Action is the Absence Inaction (Double Negative) is a two-channel video installation that appropriates an excerpt from Andy Warhol’s Empire. Each channel is created from an algorithm that determines which pixels have changed from one frame to the next. Those that remain the same are set to green in the left channel; those that change are set green in the right channel and horizontally inverted to create a mirror image. The silhouette of the building in each channel is thus made visible by the change or repetition in each frame.
The changes tracked by the software result not only from the minute changes in Warhol's mise en scene (subtle changes in shadow and ambient lighting, building lights flickering, etc.), but also from imperfections in an un-restored print (mechanical, biological, and chemical decay), the provenance of which has been disputed . The resulting frame-by-frame analysis of Warhol’s film is a digital artifact which retains a "memory" of it's material past.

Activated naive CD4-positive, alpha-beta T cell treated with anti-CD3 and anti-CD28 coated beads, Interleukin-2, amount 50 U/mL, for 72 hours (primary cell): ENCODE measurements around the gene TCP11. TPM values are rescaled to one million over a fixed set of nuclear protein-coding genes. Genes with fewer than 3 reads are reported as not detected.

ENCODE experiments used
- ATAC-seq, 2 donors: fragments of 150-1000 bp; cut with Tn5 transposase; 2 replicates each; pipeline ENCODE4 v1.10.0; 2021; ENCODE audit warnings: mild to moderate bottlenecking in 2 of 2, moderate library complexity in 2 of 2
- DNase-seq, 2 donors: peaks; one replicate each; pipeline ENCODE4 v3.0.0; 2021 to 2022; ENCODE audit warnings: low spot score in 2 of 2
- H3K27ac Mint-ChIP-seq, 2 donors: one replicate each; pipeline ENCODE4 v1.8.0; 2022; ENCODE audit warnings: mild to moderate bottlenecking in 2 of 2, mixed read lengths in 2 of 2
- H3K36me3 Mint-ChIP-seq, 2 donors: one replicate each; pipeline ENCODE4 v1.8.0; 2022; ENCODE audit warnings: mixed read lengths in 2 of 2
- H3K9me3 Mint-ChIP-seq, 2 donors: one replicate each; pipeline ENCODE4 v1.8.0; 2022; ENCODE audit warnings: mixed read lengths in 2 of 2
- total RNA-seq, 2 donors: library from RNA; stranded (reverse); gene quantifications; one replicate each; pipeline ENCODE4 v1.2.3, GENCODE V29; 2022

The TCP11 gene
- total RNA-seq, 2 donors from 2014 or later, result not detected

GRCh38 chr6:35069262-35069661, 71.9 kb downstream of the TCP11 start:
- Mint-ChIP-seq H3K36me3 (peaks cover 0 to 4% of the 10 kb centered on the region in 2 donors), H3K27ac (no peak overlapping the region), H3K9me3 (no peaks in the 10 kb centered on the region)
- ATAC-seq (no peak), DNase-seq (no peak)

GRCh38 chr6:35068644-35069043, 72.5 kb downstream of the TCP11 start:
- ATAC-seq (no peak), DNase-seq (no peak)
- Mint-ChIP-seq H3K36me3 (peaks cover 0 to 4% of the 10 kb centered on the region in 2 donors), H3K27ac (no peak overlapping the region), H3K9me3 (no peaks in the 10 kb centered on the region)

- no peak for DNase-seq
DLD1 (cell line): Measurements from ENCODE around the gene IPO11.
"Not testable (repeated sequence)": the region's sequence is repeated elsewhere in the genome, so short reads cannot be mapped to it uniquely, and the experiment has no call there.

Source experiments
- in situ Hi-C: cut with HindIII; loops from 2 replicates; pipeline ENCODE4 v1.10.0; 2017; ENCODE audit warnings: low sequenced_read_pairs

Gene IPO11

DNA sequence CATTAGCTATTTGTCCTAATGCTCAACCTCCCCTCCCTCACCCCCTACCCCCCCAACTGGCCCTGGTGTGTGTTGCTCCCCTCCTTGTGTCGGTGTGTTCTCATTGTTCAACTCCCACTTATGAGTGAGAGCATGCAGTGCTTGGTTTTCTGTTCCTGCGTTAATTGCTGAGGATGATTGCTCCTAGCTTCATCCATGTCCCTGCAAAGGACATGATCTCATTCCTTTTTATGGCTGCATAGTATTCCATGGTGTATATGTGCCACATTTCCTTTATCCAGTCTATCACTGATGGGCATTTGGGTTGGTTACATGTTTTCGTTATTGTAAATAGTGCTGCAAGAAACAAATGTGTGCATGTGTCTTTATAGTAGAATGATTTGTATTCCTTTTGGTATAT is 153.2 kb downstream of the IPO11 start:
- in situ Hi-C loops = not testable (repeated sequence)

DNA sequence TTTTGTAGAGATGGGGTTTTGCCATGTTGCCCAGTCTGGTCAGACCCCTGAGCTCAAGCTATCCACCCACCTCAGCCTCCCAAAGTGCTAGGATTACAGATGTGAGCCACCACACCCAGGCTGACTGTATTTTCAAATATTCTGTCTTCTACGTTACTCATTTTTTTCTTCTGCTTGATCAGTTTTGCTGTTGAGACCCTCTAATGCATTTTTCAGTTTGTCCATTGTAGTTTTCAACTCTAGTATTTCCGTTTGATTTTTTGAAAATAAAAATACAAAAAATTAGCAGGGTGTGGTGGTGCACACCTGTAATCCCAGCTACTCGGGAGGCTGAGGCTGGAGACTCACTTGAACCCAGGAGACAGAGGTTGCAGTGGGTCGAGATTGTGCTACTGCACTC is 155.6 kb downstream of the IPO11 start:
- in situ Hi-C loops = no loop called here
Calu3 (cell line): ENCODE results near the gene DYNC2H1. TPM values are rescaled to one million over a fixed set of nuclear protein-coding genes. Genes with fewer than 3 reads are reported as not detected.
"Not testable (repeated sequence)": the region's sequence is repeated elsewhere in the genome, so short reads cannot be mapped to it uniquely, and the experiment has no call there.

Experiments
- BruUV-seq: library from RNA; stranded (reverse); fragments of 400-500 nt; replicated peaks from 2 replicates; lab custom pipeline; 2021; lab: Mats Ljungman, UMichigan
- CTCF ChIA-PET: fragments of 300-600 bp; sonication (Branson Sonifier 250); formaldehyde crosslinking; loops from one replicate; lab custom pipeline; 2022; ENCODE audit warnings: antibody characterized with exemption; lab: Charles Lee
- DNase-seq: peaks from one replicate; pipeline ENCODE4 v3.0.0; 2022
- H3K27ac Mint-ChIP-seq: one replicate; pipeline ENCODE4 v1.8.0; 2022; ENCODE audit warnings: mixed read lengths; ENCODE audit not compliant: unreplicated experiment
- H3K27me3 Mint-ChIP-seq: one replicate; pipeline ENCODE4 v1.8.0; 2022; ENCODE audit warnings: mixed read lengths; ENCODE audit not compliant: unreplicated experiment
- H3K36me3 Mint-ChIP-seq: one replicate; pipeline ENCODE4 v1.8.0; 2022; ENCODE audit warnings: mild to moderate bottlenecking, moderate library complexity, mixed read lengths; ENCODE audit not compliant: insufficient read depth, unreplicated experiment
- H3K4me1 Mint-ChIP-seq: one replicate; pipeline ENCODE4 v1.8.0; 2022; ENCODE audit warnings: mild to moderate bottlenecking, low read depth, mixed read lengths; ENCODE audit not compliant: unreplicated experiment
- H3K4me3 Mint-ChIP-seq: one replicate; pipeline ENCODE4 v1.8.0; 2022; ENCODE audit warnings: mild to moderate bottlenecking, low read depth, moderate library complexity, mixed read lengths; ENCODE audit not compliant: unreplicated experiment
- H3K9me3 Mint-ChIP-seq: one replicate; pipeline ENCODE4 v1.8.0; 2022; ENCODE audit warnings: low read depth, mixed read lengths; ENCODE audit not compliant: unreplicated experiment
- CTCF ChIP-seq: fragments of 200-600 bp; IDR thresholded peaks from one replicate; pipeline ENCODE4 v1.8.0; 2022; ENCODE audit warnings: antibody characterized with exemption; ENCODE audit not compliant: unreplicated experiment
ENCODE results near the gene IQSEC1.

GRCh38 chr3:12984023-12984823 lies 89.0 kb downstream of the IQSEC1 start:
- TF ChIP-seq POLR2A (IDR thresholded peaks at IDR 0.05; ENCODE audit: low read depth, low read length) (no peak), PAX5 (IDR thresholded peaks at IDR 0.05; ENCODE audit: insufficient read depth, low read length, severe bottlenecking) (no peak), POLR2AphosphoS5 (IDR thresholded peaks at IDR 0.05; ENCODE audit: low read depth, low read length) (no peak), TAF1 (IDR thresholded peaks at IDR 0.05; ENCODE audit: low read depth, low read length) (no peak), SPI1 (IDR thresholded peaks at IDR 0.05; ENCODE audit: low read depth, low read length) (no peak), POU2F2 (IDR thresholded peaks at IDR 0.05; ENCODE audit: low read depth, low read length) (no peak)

During the filming of Empire, factory acolyte Henry Romney urged Warhol to pan, claiming there wasn't enough action. The title of this piece is Henry's response to Warhol's question, "What is the definition of action?"